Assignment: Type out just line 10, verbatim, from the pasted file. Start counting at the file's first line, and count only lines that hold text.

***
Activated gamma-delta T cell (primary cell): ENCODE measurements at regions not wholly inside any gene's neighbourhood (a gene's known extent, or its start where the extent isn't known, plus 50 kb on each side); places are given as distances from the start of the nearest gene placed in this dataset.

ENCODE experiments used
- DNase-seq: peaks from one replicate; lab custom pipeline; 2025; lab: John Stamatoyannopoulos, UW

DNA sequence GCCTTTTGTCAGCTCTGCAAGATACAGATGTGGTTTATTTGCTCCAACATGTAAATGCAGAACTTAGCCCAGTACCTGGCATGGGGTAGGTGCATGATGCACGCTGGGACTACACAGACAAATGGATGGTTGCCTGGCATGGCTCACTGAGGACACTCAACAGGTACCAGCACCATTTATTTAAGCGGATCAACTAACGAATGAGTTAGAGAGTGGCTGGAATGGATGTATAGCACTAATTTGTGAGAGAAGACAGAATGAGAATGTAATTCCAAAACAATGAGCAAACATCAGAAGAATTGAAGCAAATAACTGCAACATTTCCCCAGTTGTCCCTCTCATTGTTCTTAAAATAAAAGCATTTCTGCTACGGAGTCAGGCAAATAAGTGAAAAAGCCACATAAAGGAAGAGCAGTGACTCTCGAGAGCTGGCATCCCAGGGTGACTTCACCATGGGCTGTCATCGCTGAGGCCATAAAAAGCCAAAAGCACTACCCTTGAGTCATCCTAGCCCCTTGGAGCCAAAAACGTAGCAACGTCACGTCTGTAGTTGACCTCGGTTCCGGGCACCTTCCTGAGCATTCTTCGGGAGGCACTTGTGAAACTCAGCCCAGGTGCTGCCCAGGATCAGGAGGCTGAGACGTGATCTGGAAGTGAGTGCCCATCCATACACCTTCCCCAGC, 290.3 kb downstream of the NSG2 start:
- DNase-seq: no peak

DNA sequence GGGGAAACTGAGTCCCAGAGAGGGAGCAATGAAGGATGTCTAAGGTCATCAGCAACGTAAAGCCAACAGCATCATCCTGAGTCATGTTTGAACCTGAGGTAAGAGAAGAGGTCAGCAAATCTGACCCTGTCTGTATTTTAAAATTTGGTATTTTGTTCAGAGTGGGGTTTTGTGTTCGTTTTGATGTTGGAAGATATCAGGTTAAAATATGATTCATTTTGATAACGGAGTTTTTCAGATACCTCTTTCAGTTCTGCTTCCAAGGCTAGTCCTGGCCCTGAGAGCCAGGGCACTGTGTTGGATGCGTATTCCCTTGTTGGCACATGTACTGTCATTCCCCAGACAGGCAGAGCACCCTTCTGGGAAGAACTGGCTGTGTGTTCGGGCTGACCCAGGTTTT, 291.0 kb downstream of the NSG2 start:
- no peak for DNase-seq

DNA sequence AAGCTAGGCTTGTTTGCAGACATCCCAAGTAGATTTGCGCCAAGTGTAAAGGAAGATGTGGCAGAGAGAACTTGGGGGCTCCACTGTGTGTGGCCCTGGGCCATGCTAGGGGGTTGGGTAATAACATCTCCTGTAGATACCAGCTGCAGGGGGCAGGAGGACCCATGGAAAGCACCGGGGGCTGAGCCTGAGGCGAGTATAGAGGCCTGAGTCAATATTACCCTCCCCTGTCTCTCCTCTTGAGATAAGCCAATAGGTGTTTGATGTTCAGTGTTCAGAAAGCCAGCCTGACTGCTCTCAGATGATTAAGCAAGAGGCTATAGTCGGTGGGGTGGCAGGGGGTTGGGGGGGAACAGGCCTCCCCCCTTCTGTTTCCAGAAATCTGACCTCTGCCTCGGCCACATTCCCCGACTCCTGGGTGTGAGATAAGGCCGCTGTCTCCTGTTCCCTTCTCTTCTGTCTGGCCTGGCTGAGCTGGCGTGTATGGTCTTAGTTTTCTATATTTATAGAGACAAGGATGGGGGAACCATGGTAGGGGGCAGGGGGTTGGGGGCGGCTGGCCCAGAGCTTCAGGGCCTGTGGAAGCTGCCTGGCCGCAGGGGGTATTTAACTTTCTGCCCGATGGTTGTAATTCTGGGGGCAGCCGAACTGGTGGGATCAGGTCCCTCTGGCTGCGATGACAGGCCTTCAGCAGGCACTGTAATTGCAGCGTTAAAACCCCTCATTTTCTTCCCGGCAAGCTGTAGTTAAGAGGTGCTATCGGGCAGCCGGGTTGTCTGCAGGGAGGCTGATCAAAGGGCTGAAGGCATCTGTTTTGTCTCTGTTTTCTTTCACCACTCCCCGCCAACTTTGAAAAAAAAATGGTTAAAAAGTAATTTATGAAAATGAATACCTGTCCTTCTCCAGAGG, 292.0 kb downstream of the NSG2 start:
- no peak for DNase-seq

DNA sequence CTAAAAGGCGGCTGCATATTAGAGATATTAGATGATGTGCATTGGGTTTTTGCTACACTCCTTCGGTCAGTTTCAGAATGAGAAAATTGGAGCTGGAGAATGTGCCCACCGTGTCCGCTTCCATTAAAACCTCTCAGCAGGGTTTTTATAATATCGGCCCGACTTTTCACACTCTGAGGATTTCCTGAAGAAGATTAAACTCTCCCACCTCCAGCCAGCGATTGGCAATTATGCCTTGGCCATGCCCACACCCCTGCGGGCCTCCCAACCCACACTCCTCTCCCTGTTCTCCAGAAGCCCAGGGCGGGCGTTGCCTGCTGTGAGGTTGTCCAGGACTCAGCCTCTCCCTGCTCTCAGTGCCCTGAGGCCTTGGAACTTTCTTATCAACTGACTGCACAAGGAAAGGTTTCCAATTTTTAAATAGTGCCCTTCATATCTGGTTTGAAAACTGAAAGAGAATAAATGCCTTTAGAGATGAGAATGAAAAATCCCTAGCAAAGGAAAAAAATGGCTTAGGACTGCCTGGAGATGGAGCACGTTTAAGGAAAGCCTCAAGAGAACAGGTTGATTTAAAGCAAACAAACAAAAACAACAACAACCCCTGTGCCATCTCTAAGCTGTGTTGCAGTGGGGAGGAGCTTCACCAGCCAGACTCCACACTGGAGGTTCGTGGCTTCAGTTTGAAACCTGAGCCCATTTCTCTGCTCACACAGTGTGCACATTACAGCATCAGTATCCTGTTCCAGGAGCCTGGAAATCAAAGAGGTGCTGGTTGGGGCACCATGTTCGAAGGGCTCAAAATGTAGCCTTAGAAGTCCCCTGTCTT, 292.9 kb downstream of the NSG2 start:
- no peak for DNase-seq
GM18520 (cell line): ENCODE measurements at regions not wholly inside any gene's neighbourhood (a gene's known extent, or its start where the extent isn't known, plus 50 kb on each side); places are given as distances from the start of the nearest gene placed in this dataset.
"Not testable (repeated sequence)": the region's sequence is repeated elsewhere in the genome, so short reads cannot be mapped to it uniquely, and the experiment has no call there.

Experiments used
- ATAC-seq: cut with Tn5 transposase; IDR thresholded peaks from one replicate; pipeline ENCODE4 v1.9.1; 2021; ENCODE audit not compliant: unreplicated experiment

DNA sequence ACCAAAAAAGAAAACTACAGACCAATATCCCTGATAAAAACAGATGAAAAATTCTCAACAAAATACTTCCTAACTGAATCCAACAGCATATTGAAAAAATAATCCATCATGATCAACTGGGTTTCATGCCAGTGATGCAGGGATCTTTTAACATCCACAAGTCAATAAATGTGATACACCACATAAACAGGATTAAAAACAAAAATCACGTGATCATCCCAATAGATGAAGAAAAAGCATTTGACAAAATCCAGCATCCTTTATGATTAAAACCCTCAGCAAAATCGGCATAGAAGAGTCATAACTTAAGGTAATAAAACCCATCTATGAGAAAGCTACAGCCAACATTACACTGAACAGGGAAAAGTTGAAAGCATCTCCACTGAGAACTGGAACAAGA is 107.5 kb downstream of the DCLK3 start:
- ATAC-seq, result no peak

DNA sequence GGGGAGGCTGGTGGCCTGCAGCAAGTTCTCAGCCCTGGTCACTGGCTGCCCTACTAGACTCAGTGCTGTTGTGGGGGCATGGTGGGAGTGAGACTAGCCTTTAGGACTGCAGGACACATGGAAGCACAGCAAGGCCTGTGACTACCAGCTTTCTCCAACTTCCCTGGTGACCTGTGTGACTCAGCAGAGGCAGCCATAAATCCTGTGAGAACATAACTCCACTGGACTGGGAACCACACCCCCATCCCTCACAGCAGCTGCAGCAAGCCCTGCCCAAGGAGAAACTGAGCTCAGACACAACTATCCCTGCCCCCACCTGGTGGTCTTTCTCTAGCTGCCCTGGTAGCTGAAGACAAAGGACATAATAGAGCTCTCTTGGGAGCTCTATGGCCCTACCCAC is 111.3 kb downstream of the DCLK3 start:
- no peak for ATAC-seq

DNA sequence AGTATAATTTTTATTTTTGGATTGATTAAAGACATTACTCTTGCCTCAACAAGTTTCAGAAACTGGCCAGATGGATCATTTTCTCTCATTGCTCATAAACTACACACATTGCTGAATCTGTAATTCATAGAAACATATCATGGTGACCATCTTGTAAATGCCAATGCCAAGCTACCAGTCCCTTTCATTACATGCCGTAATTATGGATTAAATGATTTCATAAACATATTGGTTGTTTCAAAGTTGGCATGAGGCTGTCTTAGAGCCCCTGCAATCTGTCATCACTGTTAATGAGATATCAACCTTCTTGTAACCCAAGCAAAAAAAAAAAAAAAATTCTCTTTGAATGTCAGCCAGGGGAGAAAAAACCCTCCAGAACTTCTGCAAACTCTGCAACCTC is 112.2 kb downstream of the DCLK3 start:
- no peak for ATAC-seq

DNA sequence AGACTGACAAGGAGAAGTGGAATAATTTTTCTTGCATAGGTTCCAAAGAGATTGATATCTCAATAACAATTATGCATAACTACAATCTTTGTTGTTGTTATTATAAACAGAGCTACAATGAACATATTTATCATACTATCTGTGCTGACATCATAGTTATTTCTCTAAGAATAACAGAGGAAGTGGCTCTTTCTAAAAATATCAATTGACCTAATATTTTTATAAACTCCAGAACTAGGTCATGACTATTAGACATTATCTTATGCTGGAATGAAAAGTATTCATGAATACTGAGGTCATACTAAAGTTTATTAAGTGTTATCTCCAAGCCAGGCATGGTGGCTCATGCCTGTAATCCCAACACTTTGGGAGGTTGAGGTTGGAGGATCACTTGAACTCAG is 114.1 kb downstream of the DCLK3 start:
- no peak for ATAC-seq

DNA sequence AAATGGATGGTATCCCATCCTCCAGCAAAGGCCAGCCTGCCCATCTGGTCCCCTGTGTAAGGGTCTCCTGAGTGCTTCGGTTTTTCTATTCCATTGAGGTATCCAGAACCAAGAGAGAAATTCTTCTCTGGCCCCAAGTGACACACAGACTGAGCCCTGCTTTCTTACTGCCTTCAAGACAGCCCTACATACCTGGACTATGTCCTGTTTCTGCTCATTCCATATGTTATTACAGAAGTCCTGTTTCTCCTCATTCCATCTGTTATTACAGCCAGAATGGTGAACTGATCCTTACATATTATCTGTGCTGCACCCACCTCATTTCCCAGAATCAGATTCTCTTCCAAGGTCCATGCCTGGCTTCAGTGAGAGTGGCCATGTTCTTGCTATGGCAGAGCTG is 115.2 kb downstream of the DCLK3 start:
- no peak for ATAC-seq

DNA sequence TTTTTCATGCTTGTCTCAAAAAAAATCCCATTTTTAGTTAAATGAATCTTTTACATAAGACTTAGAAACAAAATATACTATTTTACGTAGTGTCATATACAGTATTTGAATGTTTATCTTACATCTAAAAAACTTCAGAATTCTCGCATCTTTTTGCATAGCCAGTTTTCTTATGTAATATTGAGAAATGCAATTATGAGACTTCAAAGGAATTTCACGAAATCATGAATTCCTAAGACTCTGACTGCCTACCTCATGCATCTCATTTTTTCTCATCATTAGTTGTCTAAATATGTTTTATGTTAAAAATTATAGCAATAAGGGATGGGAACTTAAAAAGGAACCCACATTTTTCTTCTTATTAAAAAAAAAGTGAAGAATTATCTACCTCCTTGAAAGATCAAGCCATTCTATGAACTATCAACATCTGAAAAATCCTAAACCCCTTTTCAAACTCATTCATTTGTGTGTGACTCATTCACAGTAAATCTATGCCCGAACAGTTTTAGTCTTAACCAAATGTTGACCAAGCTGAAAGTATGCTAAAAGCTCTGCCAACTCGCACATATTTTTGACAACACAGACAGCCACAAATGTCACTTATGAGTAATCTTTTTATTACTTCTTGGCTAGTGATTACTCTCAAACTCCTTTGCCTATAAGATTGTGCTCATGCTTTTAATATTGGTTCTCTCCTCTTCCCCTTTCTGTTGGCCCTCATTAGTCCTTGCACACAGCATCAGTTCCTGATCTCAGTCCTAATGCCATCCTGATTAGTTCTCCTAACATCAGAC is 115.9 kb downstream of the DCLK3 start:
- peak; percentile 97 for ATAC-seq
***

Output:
DNA sequence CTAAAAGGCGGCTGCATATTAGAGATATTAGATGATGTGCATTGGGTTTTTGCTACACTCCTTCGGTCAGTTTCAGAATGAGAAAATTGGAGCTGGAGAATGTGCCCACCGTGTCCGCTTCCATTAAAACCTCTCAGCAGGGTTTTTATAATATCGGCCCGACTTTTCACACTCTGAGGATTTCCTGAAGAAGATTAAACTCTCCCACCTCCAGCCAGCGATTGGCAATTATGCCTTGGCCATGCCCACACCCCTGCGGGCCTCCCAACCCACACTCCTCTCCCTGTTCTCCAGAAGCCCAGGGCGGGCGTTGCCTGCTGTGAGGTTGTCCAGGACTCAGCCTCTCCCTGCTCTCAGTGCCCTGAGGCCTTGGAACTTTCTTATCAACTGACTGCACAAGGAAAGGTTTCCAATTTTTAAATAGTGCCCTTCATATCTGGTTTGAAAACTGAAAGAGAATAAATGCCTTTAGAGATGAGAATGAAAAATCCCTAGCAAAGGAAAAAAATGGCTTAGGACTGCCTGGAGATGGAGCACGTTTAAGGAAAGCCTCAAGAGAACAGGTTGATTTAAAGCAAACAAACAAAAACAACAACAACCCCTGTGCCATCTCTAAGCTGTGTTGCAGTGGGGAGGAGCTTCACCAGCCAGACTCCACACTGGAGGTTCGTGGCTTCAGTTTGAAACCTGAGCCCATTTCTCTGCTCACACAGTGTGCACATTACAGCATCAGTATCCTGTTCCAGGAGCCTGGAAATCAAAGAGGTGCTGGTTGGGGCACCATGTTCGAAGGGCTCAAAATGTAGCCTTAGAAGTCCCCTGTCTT, 292.9 kb downstream of the NSG2 start: